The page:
1. ## derived subgroup

Hello! Given a surjective group homomorphism $\phi: A \rightarrow B$. Why is the restriction to the commutator subgroup $\phi': [A,A] \rightarrow [B,B]$ also surjective?

Greetings
Banach

2. Originally Posted by Banach
Hello! Given a surjective group homomorphism $\phi: A \rightarrow B$. Why is the restriction to the commutator subgroup $\phi': [A,A] \rightarrow [B,B]$ also surjective?

Greetings
Banach
you only need to show that the generators of [B,B], the commutators, have preimage in [A,A]. so let $b=b_1b_2b_1^{-1}b_2^{-1},$ where $b_1,b_2 \in B.$ since $\phi$ is surjective, $b_1=\phi(a_1), \ b_2=\phi(a_2),$ for some

$a_1,a_2 \in A.$ let $a=a_1a_2a_1^{-1}a_2^{-1} \in[A,A].$ then it's clear that $\phi(a)=b.$

3. Originally Posted by Banach
Hello! Given a surjective group homomorphism $\phi: A \rightarrow B$. Why is the restriction to the commutator subgroup $\phi': [A,A] \rightarrow [B,B]$ also surjective?

Greetings
Banach
Quite simply, because it's a homomorphism.

Let $[g,h] \in [B,B]$. Then, $g$ and $h$ are homomorphic images of elements from $A$, because the mapping is onto. So substitute in these elements, $g=a \phi$, $h=b \phi$ and then use the fact that $\phi$ is a homomorphism to see that it is in the image of $[A,A]$. Thus the generators of $[B,B]$ are contained in the image, and so the whole subgroup is.

$[g,h] = [a \phi, b \phi] = [a,b] \phi \in [A,A]\phi$.

4. Well, yes of course... Did not see the obvious.
Thank you for helping me.

Greetings
Banach

5. Sorry, I am a bit confused today: My actual question is why the induced homomorphism between the abelianizations $\phi^{ab}: A^{ab} \rightarrow B^{ab}$ is then surjective?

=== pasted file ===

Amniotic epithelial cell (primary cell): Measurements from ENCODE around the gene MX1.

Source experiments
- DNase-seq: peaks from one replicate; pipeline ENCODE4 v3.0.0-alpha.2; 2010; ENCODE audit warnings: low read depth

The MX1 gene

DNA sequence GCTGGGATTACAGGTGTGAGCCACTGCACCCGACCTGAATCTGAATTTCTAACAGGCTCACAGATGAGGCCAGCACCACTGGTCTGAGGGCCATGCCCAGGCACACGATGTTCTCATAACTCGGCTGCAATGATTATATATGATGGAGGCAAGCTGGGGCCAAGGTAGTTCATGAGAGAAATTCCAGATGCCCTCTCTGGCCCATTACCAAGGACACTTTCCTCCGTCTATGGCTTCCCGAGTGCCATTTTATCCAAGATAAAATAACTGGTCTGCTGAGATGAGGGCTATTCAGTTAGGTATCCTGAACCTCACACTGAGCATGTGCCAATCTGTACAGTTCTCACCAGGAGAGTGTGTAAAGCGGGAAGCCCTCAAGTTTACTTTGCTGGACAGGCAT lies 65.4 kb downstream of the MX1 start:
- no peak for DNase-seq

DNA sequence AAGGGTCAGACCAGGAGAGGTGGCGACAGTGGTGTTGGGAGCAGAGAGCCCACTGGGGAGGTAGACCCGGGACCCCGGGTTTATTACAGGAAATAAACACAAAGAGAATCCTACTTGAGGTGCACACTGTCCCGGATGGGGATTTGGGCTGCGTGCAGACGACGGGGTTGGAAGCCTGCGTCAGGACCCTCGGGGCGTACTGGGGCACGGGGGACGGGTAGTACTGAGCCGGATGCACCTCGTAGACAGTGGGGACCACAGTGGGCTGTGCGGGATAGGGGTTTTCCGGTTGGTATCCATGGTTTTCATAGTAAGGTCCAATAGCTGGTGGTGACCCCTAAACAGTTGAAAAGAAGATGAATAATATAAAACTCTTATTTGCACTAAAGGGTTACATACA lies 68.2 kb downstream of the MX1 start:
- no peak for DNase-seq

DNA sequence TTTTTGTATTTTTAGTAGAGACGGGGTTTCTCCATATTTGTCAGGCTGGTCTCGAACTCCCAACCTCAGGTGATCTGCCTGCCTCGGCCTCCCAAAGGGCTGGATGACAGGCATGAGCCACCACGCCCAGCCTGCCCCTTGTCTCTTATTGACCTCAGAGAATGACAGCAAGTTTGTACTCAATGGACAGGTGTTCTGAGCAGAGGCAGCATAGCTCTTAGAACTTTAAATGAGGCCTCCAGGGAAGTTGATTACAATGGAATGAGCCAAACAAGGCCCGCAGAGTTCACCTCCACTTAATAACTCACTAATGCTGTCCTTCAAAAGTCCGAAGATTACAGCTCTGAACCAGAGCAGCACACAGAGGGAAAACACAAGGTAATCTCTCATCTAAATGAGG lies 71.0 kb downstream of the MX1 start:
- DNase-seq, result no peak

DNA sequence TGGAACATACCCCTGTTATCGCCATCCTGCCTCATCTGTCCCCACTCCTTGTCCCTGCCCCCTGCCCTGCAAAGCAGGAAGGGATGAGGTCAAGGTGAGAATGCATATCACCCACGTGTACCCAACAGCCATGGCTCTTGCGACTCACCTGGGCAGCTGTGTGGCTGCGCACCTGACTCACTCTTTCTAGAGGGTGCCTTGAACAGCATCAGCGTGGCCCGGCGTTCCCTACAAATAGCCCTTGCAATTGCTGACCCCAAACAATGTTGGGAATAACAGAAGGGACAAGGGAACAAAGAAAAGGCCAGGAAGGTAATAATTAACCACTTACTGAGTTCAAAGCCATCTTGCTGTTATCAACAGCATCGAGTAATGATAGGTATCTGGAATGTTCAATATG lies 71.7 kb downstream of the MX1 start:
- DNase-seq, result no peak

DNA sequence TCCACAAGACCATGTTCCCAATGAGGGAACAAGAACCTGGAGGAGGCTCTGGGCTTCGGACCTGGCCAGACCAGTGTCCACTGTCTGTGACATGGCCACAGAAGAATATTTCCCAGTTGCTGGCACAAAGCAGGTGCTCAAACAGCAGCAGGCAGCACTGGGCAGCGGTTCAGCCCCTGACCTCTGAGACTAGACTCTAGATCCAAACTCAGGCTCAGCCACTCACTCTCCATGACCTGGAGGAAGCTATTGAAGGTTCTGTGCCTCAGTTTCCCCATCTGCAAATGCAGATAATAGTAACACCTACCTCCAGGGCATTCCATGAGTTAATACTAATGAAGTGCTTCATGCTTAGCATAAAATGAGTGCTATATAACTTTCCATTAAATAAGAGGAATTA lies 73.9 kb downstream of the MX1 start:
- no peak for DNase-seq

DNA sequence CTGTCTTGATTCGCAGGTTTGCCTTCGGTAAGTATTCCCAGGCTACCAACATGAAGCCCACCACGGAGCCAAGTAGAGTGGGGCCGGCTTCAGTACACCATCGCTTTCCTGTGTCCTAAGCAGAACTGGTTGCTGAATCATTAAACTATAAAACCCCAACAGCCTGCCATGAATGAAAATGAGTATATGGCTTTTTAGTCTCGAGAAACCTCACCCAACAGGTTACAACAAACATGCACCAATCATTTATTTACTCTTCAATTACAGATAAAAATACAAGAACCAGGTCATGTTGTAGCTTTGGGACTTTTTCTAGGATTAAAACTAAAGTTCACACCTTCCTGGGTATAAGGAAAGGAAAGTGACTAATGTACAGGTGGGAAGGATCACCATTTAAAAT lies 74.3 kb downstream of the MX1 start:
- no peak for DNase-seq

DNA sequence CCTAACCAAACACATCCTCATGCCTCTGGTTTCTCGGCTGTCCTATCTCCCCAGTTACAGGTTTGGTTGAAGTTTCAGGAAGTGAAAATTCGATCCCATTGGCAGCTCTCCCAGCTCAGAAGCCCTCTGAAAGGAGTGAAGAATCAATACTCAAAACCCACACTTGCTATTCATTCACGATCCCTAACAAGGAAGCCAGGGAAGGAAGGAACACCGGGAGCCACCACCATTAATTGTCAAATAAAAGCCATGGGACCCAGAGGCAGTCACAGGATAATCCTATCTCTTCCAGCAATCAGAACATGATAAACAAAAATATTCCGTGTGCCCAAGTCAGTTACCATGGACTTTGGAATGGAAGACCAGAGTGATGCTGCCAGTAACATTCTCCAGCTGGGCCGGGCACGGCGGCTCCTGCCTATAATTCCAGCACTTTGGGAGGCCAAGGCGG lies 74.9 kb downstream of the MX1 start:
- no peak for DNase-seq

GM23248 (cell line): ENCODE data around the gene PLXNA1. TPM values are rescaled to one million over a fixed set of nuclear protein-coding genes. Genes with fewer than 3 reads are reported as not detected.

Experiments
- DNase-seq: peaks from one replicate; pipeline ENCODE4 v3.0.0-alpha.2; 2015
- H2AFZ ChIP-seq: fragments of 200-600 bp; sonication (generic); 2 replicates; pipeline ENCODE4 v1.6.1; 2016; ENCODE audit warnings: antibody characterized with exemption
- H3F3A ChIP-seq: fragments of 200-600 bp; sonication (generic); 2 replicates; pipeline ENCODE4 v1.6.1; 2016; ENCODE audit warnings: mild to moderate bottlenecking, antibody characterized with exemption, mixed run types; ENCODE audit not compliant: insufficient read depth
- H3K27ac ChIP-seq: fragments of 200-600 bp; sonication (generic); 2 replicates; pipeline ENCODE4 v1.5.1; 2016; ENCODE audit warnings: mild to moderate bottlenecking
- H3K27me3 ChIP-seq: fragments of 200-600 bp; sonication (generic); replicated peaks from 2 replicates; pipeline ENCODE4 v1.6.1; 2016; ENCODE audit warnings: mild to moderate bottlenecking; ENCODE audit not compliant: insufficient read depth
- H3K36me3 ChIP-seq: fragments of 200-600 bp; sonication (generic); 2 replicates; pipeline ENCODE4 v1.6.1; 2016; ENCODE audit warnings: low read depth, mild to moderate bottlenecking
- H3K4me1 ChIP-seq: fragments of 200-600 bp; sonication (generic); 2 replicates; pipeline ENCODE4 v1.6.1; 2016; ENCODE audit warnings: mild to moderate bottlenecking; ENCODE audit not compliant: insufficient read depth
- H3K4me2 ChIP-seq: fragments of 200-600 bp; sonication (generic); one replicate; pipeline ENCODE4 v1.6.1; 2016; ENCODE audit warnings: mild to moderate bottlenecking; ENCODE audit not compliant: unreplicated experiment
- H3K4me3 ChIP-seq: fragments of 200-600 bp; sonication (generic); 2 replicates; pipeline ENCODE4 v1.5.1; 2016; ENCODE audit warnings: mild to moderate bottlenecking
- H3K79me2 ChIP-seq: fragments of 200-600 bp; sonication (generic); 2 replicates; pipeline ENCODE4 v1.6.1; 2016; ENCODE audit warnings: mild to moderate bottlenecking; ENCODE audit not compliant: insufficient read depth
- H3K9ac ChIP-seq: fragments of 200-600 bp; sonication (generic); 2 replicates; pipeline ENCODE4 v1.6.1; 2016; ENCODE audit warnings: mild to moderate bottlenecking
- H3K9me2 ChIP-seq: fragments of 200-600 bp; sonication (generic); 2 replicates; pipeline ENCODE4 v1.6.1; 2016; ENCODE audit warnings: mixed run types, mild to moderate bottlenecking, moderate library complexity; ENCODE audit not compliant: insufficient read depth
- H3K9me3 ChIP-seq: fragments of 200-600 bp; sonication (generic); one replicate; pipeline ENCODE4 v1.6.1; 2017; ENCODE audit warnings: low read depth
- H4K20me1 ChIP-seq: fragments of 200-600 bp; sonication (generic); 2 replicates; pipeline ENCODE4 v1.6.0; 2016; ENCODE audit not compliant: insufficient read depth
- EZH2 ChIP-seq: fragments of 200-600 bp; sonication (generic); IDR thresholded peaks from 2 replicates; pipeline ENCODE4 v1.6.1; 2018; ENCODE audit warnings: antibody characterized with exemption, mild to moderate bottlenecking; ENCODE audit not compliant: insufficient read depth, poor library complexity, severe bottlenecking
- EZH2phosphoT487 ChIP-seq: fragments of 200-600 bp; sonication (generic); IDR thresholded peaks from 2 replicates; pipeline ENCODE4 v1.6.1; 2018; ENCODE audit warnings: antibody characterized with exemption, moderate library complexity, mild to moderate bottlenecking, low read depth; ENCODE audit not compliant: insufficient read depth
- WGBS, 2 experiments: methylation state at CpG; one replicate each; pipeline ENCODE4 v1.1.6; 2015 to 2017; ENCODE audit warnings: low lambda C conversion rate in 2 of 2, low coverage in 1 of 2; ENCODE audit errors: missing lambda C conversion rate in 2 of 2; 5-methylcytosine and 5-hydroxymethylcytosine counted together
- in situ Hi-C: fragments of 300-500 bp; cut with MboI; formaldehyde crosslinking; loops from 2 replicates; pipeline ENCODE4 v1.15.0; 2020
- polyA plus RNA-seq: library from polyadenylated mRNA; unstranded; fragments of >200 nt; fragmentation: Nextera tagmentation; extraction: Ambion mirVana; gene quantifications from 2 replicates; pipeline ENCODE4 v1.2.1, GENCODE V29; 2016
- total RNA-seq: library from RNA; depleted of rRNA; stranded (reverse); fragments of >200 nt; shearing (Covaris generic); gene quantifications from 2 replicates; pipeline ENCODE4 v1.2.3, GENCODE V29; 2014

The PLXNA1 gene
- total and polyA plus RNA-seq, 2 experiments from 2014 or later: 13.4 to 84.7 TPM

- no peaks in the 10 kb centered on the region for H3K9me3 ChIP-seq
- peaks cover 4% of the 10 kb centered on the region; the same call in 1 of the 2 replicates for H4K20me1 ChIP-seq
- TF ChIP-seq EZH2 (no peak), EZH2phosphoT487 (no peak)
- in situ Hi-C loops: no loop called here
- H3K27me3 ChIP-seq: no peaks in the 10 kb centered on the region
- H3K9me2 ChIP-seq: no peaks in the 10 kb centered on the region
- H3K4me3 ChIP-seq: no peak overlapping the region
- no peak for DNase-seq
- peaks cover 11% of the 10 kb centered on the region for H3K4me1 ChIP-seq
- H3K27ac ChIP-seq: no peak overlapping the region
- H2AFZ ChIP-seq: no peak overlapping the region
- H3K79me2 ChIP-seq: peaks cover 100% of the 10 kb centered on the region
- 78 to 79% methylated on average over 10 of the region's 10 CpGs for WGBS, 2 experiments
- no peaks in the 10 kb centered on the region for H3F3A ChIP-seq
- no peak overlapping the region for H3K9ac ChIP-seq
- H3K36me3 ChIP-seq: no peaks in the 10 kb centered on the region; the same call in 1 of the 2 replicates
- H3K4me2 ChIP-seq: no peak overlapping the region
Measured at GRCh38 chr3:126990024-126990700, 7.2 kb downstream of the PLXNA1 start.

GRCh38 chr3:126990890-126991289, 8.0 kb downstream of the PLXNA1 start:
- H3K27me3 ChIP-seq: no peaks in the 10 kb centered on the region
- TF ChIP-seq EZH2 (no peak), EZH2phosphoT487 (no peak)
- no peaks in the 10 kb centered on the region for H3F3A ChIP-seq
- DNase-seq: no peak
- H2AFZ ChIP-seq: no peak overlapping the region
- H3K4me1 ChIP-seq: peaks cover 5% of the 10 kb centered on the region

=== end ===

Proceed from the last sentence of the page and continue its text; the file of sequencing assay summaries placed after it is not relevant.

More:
Greetings
Banach

6. Originally Posted by Banach
Sorry, I am a bit confused today: My actual question is why the induced homomorphism between the abelianizations $\phi^{ab}: A^{ab} \rightarrow B^{ab}$ is then surjective?

Greetings
Banach
the induced map $\phi^{ab}$ is defined by $\phi^{ab}([A,A]a)=[B,B]\phi(a).$ for any $[B,B]b \in B^{ab}$ choose $a \in A$ such that $\phi(a)=b.$ then $\phi^{ab}([A,A]a)=[B,B]\phi(a)=[B,B]b.$

7. Well, it is clear: Let $[b] \in B^{ab}$, then there is a $b\in B: p_B(b)=[b]$. But there is an $a \in A: \phi(a)=b.$. Since $\phi^{ab}(p_A(a))=p_B(\phi(a))=[b]$, we are there.

Greetings
Banach

8. You were quicker .

9. Originally Posted by Banach
Well, it is clear: Let $[b] \in B^{ab}$, then there is a $b\in B: p_B(b)=[b]$. But there is an $a \in A^{ab}: \phi(a)=b.$. Since $\phi^{ab}(p_A(a))=p_B(\phi(a))=[b]$, we are there.

Greetings
Banach
i'm not sure who you're talking to here and what exactly are those scary notations $p_A,$ etc., haha ... but i guess you got your answer anyway.

10. Sorry, as said before i am completely confused today. I will try to be in a fitter state when i post my next question .

By the way p_A and p_B are the projections to the quotient.

Have a nice day.
Banach